The following are highlights of a new CGIAR paper advancing ways to make agricultural science make a bigger difference to development outcomes. We describe a theory-of-change approach to an agricultural research for development program.
Mario Herrero, chief research scientist for Food Systems and the Environment at the Commonwealth Scientific and Industrial Research Organisation (CSIRO), in Australia, and colleagues have published a paper in Nature Climate Change on Greenhouse gas mitigation potentials in the livestock sector.
We are unaware of any comprehensive studies undertaken in sub-Saharan Africa to explore how mixed farms will be affected by climate change and the cost and benefits of different adaptation options. Underestimating the importance of livestock in the mixed’ smallholder farming systems that are ubiquitous across the developing world weakens both emissions reduction and climate change adaptation efforts.
A new working paper from the CGIAR Research Program on Climate Change, Agriculture and Food Security (CCAFS) has been published on the impacts of climate change on livestock across Africa. Lead author of the new paper, Philip Thornton, is a scientist with the International Livestock Research Institute (ILRI).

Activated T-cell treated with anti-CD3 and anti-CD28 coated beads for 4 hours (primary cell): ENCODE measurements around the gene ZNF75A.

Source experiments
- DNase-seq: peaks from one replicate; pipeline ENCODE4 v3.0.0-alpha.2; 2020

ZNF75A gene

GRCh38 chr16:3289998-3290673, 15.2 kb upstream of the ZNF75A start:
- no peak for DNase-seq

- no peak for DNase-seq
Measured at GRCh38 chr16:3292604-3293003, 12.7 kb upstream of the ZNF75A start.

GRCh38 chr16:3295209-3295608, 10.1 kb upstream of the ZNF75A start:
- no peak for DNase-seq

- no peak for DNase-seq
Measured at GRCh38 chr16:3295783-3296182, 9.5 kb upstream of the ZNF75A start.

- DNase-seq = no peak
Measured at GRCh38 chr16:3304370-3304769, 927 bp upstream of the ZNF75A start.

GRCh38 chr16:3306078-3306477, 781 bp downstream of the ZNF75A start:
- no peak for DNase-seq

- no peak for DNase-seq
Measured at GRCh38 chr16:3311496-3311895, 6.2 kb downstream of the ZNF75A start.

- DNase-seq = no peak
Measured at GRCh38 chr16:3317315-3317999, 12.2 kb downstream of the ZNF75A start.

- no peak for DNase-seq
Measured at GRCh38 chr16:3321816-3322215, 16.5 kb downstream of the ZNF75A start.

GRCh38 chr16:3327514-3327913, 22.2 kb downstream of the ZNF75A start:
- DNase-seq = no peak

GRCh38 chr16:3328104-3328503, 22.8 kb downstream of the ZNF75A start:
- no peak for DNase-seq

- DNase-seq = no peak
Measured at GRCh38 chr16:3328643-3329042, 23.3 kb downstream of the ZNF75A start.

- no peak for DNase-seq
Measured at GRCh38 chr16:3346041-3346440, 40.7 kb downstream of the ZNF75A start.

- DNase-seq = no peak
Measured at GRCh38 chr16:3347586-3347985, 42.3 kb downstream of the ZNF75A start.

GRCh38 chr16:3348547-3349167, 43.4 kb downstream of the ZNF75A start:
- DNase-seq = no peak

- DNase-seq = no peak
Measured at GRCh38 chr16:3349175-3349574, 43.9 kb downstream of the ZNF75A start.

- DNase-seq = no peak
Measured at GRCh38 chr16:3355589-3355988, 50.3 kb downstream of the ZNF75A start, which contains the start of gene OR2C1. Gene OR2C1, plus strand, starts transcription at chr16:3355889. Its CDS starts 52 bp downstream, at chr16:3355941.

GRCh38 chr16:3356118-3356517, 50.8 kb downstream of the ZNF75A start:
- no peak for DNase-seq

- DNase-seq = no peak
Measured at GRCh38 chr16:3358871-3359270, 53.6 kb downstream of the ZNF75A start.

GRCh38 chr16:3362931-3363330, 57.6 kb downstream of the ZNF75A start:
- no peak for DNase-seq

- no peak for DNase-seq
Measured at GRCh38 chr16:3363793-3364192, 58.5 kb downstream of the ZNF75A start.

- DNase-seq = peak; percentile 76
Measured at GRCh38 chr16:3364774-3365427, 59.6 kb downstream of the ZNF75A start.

‘Africa could be on the brink of an agricultural revolution. Political commitment to the sector is thankfully gaining momentum as an effective route to bring African populations out of hunger and poverty. But there is also talk that the region’s potential croplands should feed the rest of the world as well, in addition to providing vast quantities of biofuels. However, a new scientific paper released this week suggests African countries should cast global requests aside and instead focus on staple crop production to feed the continent first.’
Agricultural management can do only so much to increase the resilience, diversification and risk management of the developing world’s livestock-keeping communities. Their successful adaptation to climate change depends heavily also on their being supported by enabling policy and other environments. What that in turn depends on is reliable evidence of just how big a difference livestock adaptations can make to household incomes and food security provided in timely ways and appropriate formats.
Impacts of climate change on length of growing periods in Africa by Philip Thornton The International Food Policy Research Institute (IFPRI) has published an atlas illustrating the current state of African smallholder agriculture. The Atlas of African Agriculture Research and Development comprises a series of maps and short analyses that showcase and locate the continent’s diverse agricultural …